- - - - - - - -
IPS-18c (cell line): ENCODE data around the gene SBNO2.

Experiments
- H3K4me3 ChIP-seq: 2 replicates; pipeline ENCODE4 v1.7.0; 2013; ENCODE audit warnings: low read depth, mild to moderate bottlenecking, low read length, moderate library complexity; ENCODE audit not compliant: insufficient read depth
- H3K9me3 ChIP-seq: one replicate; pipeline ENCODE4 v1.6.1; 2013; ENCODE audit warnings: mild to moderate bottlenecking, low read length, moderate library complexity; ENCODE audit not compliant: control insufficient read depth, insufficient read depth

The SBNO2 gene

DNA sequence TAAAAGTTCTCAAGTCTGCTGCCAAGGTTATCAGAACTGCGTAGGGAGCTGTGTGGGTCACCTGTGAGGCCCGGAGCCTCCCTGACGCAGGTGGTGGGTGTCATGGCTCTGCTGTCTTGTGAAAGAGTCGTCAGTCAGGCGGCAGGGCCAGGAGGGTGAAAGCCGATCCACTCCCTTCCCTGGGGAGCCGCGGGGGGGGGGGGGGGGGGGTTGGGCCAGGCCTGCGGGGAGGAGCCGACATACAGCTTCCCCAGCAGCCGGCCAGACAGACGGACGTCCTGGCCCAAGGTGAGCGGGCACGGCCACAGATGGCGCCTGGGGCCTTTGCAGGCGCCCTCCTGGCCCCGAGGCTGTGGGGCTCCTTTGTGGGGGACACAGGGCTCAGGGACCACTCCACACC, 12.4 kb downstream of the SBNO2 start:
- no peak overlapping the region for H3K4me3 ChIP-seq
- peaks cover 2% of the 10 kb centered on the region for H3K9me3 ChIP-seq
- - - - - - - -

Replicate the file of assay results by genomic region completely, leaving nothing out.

IPS-18c (cell line): ENCODE data around the gene SBNO2.

Experiments
- H3K4me3 ChIP-seq: 2 replicates; pipeline ENCODE4 v1.7.0; 2013; ENCODE audit warnings: low read depth, mild to moderate bottlenecking, low read length, moderate library complexity; ENCODE audit not compliant: insufficient read depth
- H3K9me3 ChIP-seq: one replicate; pipeline ENCODE4 v1.6.1; 2013; ENCODE audit warnings: mild to moderate bottlenecking, low read length, moderate library complexity; ENCODE audit not compliant: control insufficient read depth, insufficient read depth

The SBNO2 gene

DNA sequence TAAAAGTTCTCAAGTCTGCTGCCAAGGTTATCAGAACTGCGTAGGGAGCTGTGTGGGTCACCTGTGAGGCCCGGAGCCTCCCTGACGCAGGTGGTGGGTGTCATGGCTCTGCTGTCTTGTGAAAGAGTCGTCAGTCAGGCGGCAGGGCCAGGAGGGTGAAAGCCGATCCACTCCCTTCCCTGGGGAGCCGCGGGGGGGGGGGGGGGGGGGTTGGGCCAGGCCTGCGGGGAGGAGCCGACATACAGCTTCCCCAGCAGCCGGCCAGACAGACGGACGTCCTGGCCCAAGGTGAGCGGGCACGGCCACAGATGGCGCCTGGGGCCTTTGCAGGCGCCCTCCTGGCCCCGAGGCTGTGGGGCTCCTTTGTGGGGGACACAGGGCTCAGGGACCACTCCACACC, 12.4 kb downstream of the SBNO2 start:
- no peak overlapping the region for H3K4me3 ChIP-seq
- peaks cover 2% of the 10 kb centered on the region for H3K9me3 ChIP-seq